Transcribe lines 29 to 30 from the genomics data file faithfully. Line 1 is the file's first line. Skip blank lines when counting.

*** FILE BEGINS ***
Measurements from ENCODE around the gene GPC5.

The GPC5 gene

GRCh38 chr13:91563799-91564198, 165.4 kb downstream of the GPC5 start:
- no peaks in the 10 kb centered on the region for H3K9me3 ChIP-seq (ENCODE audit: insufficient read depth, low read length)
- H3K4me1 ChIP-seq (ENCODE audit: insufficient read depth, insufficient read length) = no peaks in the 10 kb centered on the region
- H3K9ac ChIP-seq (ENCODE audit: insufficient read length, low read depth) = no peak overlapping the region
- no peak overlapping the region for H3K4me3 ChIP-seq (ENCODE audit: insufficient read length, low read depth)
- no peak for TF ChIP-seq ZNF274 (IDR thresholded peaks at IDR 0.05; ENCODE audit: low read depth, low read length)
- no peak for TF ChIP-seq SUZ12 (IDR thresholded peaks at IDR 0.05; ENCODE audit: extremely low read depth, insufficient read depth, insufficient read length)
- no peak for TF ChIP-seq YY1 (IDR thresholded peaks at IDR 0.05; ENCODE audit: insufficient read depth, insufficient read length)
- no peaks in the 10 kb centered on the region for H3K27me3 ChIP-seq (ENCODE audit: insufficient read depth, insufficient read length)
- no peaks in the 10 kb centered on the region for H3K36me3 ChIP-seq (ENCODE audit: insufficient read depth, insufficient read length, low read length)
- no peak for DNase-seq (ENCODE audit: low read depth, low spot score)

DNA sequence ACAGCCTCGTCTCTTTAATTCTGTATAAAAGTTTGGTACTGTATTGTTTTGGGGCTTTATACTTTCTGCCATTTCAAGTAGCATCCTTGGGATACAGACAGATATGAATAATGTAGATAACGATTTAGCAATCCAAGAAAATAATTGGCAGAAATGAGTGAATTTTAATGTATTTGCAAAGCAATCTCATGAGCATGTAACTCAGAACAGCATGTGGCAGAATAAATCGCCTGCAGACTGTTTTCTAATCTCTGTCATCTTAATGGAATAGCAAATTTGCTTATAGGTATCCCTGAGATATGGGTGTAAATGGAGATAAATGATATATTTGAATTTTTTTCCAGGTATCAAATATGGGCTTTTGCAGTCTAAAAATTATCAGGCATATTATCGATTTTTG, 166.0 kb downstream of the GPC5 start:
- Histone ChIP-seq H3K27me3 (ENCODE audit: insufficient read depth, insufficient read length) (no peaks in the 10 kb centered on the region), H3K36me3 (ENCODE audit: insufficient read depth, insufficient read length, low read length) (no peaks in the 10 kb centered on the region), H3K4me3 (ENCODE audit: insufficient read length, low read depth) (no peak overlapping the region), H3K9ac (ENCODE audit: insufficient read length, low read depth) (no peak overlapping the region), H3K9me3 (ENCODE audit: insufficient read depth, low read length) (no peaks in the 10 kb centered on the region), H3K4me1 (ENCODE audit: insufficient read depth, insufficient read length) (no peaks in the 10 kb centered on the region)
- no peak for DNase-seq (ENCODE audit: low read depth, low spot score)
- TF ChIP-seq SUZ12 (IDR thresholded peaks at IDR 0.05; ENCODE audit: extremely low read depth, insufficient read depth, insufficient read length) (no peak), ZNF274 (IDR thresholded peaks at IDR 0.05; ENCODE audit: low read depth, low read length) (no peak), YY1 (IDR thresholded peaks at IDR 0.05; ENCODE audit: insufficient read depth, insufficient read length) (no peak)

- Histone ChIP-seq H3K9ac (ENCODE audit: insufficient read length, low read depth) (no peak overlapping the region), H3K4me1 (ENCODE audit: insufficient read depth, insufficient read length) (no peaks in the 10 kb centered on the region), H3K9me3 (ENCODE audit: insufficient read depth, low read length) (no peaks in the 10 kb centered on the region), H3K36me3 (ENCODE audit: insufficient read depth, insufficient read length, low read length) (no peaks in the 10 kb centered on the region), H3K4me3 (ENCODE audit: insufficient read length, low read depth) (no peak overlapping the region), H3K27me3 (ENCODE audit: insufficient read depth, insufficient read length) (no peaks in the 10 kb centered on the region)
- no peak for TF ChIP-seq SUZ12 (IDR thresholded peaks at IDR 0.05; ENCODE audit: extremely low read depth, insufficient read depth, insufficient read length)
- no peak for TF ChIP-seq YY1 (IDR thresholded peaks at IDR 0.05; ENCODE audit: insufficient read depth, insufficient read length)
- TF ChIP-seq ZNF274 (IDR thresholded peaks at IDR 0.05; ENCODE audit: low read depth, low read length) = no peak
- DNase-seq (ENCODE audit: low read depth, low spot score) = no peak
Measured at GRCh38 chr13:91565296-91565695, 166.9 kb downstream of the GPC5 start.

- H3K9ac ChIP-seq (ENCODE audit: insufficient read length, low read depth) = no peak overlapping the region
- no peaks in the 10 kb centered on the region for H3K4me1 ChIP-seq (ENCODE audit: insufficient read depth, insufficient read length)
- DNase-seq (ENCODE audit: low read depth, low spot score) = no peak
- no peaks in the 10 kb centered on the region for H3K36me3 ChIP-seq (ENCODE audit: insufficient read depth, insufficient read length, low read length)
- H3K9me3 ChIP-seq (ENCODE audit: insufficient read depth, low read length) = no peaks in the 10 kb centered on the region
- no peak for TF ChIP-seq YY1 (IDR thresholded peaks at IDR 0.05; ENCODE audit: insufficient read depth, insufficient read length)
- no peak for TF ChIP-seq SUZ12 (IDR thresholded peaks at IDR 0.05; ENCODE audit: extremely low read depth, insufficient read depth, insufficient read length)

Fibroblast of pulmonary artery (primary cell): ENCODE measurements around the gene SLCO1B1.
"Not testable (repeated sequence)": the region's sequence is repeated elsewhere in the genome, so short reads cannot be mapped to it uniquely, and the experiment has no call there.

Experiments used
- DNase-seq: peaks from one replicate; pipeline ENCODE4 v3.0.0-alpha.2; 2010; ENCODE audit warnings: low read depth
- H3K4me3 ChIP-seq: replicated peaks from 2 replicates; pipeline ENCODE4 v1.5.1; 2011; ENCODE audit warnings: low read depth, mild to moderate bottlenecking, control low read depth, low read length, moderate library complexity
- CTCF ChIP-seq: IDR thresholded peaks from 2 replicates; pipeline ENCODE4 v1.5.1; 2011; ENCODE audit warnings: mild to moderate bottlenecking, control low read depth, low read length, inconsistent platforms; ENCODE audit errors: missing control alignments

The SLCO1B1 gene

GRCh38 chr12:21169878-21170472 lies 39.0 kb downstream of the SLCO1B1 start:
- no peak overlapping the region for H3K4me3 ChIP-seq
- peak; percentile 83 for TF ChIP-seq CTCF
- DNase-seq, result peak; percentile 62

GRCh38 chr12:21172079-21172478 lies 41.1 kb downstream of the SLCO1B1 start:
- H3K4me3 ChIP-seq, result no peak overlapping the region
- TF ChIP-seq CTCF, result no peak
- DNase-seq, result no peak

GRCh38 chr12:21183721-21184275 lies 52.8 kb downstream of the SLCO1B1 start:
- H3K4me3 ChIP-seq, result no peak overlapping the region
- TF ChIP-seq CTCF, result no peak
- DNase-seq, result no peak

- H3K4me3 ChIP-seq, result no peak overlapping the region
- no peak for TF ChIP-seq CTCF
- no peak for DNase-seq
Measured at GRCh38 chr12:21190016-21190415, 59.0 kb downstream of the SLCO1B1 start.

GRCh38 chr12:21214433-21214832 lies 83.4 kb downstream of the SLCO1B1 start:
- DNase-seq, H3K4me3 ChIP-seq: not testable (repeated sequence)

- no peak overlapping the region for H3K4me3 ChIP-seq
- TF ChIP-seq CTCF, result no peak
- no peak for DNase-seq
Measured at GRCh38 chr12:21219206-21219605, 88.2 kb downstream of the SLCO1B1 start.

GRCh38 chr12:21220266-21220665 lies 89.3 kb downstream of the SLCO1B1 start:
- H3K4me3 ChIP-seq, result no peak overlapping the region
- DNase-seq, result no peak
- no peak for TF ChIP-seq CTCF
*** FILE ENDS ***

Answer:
- no peak for TF ChIP-seq YY1 (IDR thresholded peaks at IDR 0.05; ENCODE audit: insufficient read depth, insufficient read length)
- no peak for TF ChIP-seq SUZ12 (IDR thresholded peaks at IDR 0.05; ENCODE audit: extremely low read depth, insufficient read depth, insufficient read length)